He holds the record for most final tables on the World Poker Tour with 10, winning one of those opportunities in 2008 at the L. A. Poker Classic. Ivey has also cashed 59 times at the WSOP, with 10 bracelet victories that put him in second place all-time (only behind Phil Hellmuth and tied with Doyle Brunson and Johnny Chan). More impressive than his tournament record, however, is his cash game statistics.

It is conceivable that Ivey has made twice as much playing cash games around the world than his $ 23 million-plus that he’s won on the tournament circuit. In fact, over the past few years, those cash games have infringed on his play at the WSOP, slowing down his pursuit of Hellmuth. Still, one of the qualifications for induction into the Poker Hall of Fame is to have “played for high stakes,” and Ivey has played for the highest possible.

The Ulliott family commented to WSOP officials regarding the induction of their loved one. “As a family, we would like to thank the general public, media and current Poker Hall of Fame members that voted David into the Poker Hall of Fame.  We know he will be up there strumming on his guitar and probably asking what took so long! How he might say it – I think you all know!”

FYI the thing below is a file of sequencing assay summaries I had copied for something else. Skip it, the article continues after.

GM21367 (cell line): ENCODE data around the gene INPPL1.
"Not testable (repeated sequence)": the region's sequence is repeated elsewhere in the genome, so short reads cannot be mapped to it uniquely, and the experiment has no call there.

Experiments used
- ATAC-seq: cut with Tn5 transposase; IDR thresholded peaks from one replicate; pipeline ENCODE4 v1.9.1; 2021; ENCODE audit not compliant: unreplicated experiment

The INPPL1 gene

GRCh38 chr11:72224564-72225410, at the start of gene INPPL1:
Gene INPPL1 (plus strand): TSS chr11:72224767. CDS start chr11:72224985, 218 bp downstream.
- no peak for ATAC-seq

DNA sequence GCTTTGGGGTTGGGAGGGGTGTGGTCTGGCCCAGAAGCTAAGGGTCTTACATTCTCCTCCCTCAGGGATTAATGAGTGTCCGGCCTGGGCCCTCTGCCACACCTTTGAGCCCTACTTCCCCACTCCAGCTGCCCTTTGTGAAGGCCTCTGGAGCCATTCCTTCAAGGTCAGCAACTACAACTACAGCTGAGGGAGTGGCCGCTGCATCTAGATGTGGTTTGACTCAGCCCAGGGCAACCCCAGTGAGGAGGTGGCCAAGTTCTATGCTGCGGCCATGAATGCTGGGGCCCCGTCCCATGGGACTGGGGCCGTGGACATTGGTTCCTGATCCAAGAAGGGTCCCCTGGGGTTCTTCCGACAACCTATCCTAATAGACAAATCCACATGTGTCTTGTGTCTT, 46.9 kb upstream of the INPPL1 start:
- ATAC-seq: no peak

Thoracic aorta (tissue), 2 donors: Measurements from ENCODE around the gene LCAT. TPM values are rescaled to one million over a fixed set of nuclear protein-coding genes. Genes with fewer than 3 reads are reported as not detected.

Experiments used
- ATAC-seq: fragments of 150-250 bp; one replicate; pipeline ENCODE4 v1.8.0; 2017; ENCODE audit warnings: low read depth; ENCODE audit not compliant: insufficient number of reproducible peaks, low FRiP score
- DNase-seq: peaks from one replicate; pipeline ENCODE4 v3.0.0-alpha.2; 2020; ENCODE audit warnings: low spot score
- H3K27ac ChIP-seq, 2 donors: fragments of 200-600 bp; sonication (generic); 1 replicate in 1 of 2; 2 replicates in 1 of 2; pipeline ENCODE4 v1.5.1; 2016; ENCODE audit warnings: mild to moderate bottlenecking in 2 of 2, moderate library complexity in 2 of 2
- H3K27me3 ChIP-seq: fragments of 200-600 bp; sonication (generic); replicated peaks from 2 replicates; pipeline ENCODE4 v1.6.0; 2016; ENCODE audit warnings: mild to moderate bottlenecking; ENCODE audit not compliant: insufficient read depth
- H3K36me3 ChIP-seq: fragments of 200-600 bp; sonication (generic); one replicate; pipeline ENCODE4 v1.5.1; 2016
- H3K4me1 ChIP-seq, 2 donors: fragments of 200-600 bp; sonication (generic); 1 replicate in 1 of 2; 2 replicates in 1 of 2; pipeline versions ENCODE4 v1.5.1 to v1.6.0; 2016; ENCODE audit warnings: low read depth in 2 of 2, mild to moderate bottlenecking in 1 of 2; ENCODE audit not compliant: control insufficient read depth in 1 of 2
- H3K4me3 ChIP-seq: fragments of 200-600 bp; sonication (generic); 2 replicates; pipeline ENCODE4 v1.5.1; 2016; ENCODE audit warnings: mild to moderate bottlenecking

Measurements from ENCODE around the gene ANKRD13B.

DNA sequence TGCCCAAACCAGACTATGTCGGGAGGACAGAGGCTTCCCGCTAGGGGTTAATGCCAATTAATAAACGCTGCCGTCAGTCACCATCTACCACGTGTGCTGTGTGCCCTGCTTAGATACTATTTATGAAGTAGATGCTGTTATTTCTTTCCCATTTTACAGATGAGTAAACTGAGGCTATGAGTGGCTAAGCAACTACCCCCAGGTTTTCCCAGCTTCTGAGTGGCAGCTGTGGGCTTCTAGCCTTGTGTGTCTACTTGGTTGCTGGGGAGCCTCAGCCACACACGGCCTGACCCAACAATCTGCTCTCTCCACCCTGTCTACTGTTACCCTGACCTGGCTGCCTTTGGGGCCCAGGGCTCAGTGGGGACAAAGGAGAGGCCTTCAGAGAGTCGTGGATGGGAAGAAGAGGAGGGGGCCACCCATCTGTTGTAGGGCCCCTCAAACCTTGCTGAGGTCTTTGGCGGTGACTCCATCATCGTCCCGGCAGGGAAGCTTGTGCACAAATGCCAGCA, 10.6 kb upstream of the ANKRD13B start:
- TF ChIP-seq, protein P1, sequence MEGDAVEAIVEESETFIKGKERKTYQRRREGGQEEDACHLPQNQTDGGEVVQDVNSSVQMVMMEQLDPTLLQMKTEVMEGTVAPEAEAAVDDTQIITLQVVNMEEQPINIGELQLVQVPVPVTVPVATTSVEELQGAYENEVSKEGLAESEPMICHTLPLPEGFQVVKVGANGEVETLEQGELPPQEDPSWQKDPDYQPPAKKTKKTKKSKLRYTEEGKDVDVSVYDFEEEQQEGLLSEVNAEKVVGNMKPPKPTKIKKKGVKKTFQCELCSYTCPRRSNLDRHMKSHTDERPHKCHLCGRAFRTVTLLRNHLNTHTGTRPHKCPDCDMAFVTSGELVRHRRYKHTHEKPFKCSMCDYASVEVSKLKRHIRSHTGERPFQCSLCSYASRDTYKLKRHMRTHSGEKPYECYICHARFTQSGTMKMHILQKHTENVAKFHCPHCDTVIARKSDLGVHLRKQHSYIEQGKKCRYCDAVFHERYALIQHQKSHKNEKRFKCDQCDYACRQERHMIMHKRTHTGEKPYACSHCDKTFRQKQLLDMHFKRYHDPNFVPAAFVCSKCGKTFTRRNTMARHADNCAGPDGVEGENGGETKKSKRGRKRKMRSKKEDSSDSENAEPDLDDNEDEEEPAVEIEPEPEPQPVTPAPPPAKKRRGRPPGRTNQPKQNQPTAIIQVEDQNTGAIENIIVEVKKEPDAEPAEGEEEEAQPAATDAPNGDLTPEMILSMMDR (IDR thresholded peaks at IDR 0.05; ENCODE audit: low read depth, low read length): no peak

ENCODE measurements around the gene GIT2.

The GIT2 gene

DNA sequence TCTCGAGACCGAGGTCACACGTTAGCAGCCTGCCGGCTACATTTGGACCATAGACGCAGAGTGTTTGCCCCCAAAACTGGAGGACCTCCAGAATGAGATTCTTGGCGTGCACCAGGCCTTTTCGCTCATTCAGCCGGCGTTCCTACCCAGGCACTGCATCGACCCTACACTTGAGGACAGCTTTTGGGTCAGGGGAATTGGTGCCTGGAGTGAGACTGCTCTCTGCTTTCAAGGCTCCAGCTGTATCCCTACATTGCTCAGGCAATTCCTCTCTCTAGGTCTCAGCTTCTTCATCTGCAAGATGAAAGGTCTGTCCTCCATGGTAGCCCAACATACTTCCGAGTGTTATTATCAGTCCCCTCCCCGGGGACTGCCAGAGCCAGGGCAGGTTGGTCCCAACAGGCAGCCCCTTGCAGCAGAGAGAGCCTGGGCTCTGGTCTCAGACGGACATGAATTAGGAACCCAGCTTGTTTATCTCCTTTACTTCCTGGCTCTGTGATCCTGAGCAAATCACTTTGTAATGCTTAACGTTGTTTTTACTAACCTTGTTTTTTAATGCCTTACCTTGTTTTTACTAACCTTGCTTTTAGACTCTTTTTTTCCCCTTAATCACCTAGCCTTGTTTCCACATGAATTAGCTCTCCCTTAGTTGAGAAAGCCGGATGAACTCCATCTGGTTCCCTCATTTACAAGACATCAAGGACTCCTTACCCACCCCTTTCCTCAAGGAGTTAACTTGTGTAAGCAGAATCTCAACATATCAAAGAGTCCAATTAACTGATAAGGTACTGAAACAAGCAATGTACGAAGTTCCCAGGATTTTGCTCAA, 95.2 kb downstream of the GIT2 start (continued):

“There isn’t a day that goes past when we don’t think of him and miss him but today we are so proud and delighted that he takes his rightful place in poker history – the legend of the Devilfish lives on!  One thing we know he would be happy about is the progress of John Hesp in the Main Event, a regular at Napoleon’s in Hull, David’s home city in the UK.  John represents what poker is all about – a true game of the people.”

“There are too many people to individually thank but we would particularly like to thank Rob Yong and Simon Trumper of Dusk Till Dawn in Nottingham for their support and also we would like to thank Leon from Kings Casino in advance for offering to commemorate David’s induction into the Poker Hall of Fame at the WSOP Europe in October.  Just remember, as the Devilfish would say – ‘Life is a blast. It doesn’t last. Live it long and live it fast’.”